First-Ever National Test of Emergency Alert System Approved

A long-available system that allows the U.S. President to take over the airwaves and address the nation in an emergency is going to be tested for the first time sometime this year. The Federal Communications Commission approved an order this week to conduct the first national test of the Emergency Alert System.

All TV and radio providers in the EAS chain will be required to participate. “They must have the equipment necessary to receive and transmit a live Emergency Action Notification code relaying a presidential message to viewers and listeners,” according to the article in

The stations will be required to submit test-related data to the FCC’s Public Safety and Homeland Security Bureau within 45 days of the exercise. When a localized test of the EAN was conducted in Alaska last year, “several anomalies were revealed, including dead equipment and communications failures,” the article says.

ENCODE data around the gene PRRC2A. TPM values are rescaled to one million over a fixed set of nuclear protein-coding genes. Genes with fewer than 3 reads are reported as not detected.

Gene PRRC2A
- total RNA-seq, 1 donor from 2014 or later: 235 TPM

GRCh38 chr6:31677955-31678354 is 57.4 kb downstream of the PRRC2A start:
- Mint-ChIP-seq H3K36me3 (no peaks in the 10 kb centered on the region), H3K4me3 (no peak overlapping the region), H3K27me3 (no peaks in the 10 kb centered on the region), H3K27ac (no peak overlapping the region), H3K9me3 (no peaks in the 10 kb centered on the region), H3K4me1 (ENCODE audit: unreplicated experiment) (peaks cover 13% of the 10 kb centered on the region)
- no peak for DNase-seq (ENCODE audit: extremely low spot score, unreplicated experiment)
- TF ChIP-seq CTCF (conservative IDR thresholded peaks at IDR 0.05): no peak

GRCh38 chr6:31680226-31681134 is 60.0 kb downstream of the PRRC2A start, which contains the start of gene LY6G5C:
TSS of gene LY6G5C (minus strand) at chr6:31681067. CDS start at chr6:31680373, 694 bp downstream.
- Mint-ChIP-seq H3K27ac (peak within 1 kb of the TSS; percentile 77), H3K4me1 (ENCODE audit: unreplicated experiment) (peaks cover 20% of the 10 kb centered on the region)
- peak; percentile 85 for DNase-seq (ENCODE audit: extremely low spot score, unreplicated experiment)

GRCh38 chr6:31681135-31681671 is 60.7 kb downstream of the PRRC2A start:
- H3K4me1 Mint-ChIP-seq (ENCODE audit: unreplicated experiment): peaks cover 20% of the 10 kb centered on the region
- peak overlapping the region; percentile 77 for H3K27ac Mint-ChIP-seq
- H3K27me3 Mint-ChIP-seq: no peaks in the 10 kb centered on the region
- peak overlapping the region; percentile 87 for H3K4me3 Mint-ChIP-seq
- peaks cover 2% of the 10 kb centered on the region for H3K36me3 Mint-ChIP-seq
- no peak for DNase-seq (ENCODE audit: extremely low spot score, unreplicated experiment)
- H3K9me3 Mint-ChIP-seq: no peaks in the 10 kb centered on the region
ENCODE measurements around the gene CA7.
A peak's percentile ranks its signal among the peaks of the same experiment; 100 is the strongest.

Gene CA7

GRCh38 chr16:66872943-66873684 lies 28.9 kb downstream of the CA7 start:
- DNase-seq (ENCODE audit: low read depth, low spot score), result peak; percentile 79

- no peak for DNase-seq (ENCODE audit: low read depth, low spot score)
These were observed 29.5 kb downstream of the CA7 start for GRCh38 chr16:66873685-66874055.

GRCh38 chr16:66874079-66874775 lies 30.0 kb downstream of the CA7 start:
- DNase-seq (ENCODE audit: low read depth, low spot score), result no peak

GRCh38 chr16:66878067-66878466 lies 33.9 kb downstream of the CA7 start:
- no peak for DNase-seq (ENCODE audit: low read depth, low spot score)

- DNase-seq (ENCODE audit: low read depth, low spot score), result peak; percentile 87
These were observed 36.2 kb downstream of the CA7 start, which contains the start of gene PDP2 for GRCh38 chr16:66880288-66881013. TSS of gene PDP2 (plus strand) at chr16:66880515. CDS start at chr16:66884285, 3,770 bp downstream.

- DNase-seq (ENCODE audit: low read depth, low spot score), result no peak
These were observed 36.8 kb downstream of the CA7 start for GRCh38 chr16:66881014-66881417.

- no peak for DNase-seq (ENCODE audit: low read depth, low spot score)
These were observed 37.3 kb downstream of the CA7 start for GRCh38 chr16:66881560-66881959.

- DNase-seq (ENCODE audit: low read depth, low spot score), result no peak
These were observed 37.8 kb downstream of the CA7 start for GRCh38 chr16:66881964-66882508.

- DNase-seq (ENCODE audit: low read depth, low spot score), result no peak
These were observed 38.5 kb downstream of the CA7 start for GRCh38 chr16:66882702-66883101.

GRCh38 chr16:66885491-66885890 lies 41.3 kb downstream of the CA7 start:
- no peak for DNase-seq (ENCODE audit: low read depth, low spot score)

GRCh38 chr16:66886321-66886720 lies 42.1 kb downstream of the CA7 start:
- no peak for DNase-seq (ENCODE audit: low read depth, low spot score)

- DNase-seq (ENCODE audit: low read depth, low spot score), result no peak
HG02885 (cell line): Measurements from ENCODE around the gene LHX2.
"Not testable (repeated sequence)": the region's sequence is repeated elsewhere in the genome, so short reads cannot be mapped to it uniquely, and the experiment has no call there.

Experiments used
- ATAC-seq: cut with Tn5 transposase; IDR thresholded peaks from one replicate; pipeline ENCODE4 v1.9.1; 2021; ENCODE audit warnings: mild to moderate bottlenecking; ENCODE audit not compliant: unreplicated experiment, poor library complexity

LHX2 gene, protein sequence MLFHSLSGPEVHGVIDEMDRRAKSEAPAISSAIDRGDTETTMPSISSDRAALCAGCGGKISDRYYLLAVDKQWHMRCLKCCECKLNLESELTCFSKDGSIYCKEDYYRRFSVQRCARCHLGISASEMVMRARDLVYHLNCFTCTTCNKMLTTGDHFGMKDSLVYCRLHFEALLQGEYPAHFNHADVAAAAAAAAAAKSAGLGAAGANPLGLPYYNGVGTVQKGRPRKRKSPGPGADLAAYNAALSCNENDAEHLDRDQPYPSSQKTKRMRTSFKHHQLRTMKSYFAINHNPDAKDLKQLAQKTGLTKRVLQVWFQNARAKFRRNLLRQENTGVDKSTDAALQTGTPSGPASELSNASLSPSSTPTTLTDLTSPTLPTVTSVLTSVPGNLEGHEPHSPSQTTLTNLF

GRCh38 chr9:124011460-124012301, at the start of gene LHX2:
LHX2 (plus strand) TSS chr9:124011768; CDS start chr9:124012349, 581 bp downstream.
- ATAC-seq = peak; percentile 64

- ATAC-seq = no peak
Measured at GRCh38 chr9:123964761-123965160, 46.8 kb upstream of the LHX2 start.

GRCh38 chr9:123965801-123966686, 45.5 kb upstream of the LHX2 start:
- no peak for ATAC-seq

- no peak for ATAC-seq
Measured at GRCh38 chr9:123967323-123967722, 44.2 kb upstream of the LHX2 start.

The FCC’s action provides a two-month public notification period before the test, including a public education and awareness campaign with television and radio advertising to explain the purpose of the testing.

To read the full article, click here:

To read the FCC report, click here: